Attorney of The Month: Next Generation Divorce
Thank you, thank you, thank you. I place a high value to peer recognition and hold the Board of Next Generation Divorce in high regard. As a member of Next Generation Divorce and as one who takes action to further this cause, this means a great deal to be recognized as the attorney of the month.
I am proud of my background which I believe helped shape who I am today and why my direction in collaborative practice is important to me. I am the son of a happily married mother and father who by the way have been married for 42 years. A true testament to dispute diffusion and resolution. To do it I believe you must live it! My Mother is Italian American from Buffalo New York and my Father is from Peru. I grew up Catholic and attended Tampa Jesuit High school. After High school I went to Furman University in Greenville South Carolina where I learned about the Bible Belt of the country…a very different seen from Tampa Florida. I pride myself on collecting cultural experiences and trying to remain sensitive to people’s cultural differences in my practice. While attending Furman University I received a degree in both Fine Art and Art History.
After my undergraduate studies I began a career in the fine arts while working various jobs and doing volunteer work for the Office of the Guardian Ad Litem. This is how I turned my direction to law. I was a volunteer Guardian Ad Litem for 4 years advocating for abused and neglected children and at the same time learning about the system that these children and families found themselves many times trapped in.
Upon gaining my ticket to the Bar, my first job was with Angelo Ferlita who practices primarily in criminal defense and appellate criminal practice. After this experience I worked for Stratton Smith, Esq., a sole practitioner whose focuses on probate and estate planning. I later joined the office of the Public Defender in New Port Richey in the 6th judicial circuit handling every type of case from misdemeanor battery to any capital offense with the exclusion of cases where the state was seeking death.
Following my three years at the office of the Public Defender, I joined a small firm where I was introduced to family law. To be honest I fell in love with half of it. I did quickly become frustrated by the process that overwhelmingly existed. But then I found out about collaborative law. Right away it seemed like a perfect fit. As I became more knowledgeable about Collaborative Law my desire to learn more about family law grew. I increasingly began to feel as if there was an area of law that suited my personality.
Currently I embrace as much alternative dispute resolution as I can. I am a certified family law mediator, a parenting coordinator, a court appointed guardian ad litem and I am advanced trained in collaborative law. Though there are times that I do enjoy the court room experience I prefer providing options to parties that keep their matters out of court as much as possible. Giving people and families options is refreshing and I am constantly trying to come up with new “out side of the box” approaches to problem solving within this area of law.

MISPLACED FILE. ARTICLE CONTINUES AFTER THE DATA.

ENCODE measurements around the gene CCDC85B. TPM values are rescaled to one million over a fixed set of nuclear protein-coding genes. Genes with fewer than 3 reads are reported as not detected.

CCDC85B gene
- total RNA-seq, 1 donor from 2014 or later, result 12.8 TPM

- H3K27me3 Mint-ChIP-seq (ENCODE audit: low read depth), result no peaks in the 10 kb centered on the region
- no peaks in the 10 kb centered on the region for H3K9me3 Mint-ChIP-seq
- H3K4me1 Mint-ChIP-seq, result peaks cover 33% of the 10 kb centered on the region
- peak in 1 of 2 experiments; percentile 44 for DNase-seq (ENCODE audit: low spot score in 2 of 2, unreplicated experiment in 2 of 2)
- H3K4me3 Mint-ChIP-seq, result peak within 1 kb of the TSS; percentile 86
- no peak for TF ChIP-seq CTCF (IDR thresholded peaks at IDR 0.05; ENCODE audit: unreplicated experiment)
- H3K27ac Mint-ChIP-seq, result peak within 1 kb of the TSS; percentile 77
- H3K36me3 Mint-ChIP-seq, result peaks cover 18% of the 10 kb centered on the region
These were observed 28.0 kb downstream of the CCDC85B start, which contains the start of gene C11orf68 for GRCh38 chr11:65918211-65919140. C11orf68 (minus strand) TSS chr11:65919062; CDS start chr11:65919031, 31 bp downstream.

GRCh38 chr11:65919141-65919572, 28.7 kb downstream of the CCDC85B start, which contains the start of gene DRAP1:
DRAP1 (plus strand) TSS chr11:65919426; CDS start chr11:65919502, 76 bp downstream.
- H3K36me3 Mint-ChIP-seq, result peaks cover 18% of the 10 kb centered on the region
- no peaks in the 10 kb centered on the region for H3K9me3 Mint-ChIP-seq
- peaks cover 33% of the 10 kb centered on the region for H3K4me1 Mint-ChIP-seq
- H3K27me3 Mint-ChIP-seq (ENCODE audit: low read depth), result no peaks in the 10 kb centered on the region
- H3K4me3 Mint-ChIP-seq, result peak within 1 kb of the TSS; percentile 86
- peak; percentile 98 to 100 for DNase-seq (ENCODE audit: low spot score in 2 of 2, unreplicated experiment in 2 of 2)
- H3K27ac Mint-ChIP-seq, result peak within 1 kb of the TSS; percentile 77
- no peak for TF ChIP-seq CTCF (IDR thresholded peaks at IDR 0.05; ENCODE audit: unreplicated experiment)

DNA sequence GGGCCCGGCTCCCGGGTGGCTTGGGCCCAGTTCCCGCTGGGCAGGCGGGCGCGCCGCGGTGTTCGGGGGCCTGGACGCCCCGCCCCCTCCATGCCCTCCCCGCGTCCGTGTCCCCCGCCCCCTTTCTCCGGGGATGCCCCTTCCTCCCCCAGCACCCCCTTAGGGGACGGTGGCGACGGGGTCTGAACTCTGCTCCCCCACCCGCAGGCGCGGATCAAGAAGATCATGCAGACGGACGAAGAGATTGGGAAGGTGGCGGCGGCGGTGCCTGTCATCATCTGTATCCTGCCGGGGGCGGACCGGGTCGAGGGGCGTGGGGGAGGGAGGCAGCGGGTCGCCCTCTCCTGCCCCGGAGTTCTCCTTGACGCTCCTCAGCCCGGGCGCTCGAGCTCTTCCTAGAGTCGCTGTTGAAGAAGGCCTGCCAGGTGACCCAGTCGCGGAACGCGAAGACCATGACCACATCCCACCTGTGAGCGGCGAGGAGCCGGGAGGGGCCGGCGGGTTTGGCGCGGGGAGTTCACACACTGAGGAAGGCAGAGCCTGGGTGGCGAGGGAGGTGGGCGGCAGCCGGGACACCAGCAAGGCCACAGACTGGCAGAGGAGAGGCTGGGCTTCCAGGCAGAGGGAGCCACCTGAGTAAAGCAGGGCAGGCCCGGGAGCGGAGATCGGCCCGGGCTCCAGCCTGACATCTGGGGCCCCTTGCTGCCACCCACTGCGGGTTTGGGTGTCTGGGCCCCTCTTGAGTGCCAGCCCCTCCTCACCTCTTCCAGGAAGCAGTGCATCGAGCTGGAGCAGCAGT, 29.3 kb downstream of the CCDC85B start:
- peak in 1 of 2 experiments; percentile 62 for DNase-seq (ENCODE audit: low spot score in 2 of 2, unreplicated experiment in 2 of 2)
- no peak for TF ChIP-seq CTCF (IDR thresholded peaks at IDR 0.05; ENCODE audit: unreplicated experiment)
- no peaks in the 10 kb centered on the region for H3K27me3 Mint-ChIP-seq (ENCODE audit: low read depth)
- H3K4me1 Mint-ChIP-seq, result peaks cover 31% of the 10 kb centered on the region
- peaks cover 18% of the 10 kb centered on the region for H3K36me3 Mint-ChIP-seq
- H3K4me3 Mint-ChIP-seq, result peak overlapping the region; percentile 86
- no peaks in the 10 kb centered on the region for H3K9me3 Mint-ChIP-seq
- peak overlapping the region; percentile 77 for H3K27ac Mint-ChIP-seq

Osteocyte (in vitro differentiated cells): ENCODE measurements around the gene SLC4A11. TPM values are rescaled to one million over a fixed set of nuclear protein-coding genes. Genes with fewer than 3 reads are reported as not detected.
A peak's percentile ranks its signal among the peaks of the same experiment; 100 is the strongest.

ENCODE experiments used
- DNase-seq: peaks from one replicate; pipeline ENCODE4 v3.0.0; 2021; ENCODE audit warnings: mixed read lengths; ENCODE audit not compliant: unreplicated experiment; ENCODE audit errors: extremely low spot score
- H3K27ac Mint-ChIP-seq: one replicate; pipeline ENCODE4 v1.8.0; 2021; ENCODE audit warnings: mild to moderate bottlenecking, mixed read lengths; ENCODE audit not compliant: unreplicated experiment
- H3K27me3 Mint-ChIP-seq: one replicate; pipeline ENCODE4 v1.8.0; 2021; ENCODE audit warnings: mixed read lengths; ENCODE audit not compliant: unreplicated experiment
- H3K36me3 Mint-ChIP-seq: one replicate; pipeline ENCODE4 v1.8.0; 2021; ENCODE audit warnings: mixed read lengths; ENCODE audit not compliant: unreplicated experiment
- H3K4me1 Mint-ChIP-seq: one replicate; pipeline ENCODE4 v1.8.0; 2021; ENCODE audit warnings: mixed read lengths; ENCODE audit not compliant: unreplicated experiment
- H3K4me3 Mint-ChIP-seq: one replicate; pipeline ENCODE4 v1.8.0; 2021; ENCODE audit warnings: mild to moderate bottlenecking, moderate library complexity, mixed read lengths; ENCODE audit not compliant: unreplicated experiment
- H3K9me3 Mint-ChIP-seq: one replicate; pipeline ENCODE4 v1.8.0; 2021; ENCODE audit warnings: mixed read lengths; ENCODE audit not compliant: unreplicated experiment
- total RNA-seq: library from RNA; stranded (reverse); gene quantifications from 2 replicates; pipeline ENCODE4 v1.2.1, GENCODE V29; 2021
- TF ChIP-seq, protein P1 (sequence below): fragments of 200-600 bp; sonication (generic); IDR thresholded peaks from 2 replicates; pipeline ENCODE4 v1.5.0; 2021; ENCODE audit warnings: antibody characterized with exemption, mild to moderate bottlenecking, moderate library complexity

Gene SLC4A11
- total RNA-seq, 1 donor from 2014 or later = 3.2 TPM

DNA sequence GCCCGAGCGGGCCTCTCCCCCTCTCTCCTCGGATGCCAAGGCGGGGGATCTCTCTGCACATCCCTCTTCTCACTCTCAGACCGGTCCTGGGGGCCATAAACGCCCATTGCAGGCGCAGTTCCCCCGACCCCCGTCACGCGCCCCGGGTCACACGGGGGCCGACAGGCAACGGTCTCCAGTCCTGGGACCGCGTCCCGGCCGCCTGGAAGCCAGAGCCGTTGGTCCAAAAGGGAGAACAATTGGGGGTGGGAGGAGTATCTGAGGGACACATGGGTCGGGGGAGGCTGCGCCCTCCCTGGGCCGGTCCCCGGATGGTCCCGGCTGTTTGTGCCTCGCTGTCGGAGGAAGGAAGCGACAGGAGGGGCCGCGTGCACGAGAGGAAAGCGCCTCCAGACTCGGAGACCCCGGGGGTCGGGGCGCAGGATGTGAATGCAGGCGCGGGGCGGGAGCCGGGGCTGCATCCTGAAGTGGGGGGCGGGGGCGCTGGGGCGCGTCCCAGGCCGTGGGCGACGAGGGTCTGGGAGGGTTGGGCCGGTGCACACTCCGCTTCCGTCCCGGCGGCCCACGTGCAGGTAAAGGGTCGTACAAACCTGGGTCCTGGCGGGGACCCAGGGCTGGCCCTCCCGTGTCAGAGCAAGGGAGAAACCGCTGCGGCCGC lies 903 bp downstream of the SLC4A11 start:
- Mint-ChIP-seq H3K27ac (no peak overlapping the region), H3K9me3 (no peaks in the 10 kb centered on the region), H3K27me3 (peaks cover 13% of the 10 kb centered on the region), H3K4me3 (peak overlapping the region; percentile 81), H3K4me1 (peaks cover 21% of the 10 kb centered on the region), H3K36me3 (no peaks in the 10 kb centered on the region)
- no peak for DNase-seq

Additionally, I also maintain the practice of criminal defense, juvenile delinquency defense and dependency defense. In all of these other areas of law, I make efforts to bring the collaborative principles into play and I must say, I have been able to witness the process work.
I believe in the Collaborative practice of Law and I believe it to be the process that must be attempted first. In family law, especially, people should not be permitted to sue each other as their first option. Attorney’s should be required to offer this as an option!! Required!! How can a person be informed of their options when this option is not discussed or hidden from them? People should always be given an opportunity to choose a process that promotes relationships rather than destroys relationships. I believe that the current model of divorce litigation is detrimental to families, to children, to employers, to the community and our economy. I can’t wait to see this trend develop further and to see the enormous impact it has on the community at large. Many attorney’s say that they can’t afford to offer Collaborative as an option and that they make too much money litigating. I say, how can we afford not to promote the collaborative process. To promote the collaborative process we are directly promoting families. And We are promoting our Own families. How many times has that trial filtered into our personal lives in one way or another! When we think collaborative we act collaborative. When we think litigation, we act litigation. And we bring it home.
My goal for 2014 is to speak to as many clergy members of as many faiths and denominations as I can. To truly be an ambassador for the cause. The reality is that people have problems and divorce can be a solution. But just as the need for divorce is a reality, so is the need to give the people a process that is healing. We all have wounds. I like to think we can find a way to treat them.
It is my pleasure to hold myself out as a collaborative attorney, to speak to as many people about it as possible and to be recognized by this organization which has been responsible for the promotion of excellence and refinement in the area of Collaborative Divorce.
I can be reached at The Melendez Law Office at 813-280-0181.